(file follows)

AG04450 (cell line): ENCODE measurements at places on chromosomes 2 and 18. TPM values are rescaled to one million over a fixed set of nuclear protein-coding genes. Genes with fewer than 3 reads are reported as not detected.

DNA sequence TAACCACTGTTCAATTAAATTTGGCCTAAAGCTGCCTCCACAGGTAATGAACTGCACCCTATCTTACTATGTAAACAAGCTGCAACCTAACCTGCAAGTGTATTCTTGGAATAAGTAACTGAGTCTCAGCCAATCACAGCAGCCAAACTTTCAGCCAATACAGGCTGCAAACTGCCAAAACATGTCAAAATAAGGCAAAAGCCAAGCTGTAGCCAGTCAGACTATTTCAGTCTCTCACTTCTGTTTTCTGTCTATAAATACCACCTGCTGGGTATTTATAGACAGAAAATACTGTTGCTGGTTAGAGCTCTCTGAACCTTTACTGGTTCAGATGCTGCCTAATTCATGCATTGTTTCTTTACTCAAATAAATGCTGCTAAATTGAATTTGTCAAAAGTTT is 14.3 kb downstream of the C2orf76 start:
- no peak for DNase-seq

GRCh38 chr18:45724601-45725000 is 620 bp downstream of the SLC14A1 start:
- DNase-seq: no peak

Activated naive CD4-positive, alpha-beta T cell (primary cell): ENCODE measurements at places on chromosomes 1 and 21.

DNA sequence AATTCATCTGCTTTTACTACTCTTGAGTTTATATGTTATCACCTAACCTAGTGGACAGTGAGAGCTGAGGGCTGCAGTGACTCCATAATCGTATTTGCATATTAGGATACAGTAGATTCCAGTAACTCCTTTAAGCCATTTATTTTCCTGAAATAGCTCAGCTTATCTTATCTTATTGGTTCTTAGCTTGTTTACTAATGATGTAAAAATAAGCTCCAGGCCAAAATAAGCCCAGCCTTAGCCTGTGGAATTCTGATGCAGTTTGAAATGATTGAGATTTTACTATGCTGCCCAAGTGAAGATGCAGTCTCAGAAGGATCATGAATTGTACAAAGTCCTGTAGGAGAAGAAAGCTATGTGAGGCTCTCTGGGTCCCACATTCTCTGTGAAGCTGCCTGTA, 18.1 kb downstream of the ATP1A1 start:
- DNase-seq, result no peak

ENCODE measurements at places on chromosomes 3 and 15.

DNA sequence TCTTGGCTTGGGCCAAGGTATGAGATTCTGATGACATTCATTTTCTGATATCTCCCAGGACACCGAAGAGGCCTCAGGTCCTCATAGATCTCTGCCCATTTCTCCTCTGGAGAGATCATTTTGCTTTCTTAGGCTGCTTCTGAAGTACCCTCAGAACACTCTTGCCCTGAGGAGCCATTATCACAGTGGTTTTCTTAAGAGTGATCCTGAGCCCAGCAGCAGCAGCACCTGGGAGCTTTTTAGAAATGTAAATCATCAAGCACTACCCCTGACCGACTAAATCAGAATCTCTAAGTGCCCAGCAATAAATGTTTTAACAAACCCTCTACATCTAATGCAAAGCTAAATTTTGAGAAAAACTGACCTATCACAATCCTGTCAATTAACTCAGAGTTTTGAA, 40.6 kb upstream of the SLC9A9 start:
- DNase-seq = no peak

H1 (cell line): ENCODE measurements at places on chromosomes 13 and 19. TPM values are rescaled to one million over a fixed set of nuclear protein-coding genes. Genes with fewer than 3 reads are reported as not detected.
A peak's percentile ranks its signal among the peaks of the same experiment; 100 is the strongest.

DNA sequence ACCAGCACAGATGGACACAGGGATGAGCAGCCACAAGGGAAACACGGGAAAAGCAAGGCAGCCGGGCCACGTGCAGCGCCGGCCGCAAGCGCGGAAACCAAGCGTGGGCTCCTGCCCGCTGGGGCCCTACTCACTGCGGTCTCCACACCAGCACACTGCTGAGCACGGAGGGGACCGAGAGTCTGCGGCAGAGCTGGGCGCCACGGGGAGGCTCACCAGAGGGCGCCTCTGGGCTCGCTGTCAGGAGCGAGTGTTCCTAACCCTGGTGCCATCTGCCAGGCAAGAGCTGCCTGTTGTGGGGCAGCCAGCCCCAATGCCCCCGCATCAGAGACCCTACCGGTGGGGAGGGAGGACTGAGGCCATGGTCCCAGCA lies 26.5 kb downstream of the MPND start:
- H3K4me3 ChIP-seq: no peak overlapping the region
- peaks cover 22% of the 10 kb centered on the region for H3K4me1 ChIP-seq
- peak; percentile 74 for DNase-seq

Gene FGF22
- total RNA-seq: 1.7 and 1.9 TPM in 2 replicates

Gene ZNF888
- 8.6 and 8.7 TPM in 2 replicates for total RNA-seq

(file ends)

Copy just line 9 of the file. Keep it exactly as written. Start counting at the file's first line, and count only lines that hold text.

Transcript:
ENCODE measurements at places on chromosomes 3 and 15.